Change again…

What I’ve noticed, my dear readers is that you keep dropping in this very ungrateful space looking perhaps for fresh ‘art news’ to stimulate you – and what you can find are weeks old reflections taken from dead guys and somehow outdated artistic expressions…

Well – it’s time to cease to mock the expression ‘news’… This art blog is what it has always been – an art blog… not a journal, not a private newspaper, not an ambitious magazine – just a blog. But it’s been over two years adventure and it will always stay as a formative part of my artistic journey. A student’s blog – it’s on its threshold of a transformation – it needs to move on, just like its author is bound to do…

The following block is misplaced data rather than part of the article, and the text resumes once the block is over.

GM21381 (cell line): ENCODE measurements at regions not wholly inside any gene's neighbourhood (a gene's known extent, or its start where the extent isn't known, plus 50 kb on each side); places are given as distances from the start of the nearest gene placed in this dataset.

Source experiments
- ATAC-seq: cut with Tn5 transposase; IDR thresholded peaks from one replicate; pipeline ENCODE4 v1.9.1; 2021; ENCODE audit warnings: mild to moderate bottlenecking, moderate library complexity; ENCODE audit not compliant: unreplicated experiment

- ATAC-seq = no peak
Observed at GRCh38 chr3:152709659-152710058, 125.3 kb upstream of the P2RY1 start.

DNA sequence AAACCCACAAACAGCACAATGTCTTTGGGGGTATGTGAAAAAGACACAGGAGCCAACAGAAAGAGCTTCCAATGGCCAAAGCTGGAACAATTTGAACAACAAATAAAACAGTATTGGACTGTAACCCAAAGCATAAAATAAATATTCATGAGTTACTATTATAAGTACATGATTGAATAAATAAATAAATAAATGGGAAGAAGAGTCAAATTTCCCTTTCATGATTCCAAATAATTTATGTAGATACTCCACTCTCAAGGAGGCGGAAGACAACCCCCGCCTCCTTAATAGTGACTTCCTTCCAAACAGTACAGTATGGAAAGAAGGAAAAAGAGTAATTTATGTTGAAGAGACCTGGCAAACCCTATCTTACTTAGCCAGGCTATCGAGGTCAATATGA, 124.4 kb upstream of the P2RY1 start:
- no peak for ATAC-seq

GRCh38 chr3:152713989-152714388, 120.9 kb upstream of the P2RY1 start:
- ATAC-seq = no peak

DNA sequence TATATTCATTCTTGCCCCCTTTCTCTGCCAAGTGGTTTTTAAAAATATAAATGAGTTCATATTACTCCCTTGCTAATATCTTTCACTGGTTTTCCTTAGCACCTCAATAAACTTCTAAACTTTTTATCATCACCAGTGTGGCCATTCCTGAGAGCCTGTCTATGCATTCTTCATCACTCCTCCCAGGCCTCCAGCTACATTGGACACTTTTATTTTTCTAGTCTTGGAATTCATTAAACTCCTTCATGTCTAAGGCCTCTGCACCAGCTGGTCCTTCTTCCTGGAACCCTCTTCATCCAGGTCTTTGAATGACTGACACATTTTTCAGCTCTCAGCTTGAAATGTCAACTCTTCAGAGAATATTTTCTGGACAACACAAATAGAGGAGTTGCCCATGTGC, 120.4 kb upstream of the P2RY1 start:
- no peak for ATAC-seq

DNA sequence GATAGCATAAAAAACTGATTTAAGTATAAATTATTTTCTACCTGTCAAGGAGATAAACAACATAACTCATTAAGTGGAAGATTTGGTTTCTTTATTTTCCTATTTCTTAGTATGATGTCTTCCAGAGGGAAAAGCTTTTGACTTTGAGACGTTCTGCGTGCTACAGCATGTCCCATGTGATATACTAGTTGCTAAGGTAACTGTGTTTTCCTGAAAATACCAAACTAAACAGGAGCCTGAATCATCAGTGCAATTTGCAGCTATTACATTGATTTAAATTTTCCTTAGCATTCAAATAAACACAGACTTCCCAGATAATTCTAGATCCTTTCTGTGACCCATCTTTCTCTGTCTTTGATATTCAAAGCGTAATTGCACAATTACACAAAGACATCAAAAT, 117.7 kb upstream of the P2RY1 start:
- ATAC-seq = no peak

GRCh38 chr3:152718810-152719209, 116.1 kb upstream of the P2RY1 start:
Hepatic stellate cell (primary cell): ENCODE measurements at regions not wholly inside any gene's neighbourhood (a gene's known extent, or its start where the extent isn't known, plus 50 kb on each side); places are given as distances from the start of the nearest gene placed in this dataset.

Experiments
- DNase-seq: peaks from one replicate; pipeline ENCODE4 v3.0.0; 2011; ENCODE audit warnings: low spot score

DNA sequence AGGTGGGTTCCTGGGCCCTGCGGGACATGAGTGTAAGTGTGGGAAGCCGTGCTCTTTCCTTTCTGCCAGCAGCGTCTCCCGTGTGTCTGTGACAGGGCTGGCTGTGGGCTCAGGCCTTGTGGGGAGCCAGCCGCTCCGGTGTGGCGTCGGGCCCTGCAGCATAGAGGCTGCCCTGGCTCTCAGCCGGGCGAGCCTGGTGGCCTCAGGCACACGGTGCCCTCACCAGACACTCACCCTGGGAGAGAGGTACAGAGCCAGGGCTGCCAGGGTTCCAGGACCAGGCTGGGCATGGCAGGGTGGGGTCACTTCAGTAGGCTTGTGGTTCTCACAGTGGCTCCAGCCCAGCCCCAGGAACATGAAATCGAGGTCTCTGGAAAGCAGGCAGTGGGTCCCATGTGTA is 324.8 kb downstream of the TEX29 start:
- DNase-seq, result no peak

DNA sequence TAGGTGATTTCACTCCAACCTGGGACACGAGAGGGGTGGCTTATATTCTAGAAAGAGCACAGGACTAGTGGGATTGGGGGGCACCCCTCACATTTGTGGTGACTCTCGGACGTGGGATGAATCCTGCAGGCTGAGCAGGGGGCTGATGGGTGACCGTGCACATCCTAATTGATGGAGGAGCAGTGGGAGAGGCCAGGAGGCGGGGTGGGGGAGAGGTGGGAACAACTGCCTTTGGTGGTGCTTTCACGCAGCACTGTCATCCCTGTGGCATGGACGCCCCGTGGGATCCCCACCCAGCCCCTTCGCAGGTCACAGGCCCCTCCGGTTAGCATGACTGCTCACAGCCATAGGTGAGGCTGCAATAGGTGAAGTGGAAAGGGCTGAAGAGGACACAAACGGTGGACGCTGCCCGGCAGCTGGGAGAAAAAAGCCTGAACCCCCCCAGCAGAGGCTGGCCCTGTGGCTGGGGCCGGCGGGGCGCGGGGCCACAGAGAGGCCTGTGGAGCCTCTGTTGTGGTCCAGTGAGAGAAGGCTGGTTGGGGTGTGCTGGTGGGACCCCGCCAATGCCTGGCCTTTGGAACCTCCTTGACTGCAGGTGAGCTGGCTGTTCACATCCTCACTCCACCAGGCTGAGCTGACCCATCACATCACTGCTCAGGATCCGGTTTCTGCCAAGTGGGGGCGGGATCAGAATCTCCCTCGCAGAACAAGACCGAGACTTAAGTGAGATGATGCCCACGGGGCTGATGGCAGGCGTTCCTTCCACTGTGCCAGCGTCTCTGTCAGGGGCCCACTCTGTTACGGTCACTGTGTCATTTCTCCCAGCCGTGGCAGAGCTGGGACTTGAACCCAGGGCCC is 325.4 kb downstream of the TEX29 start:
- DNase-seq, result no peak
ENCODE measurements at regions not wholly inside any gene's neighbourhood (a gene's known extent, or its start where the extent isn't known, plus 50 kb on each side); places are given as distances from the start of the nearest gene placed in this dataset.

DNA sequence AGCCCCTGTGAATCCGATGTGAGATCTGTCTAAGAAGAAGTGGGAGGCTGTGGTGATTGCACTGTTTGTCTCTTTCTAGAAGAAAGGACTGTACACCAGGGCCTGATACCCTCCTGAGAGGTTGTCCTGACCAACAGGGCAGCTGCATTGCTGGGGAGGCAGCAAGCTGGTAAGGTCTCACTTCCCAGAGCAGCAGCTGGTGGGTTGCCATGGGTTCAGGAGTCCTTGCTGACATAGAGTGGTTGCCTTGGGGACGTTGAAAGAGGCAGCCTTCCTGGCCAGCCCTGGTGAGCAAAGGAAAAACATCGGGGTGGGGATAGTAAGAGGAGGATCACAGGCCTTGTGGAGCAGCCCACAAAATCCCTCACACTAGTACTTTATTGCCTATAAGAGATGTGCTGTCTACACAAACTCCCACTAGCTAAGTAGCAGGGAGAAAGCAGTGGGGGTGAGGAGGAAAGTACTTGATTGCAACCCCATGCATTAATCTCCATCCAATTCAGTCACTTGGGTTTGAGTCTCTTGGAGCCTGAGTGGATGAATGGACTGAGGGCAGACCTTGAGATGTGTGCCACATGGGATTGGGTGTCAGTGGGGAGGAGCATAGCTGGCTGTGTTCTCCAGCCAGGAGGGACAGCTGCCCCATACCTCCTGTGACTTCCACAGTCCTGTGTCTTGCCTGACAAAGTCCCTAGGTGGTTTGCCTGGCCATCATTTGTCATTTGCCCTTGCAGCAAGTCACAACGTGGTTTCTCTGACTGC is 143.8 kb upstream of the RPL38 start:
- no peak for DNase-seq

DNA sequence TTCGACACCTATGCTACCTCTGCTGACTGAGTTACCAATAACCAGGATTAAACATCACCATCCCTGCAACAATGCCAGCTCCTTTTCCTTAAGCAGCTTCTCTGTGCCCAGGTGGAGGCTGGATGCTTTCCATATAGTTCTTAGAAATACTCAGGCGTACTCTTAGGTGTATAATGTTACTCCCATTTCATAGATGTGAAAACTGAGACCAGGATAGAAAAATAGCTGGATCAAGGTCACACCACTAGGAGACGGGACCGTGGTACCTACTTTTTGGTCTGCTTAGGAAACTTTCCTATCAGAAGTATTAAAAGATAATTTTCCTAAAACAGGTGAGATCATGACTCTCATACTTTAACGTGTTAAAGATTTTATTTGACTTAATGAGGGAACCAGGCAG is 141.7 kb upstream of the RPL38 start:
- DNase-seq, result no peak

What the change exactly is and how it manifest I cannot pin down yet – but I hope to discover soon… At this stage I would like to direct your attention beyond this space; and this is what the virtual universe becomes – never a place of any destination but a clue, a code, a link to something beyond itself… A never ending story of some sort…

First of all – notice my Twitter’s updates on the right hand side – this micro-blogging service gives that mind-teasing potential to ‘read’ people’s thoughts the moment they are being thought. Furthermore – I enjoy my Facebook activities, which can be compared to meeting like-minded people in clubs and cafe shops once such places existed…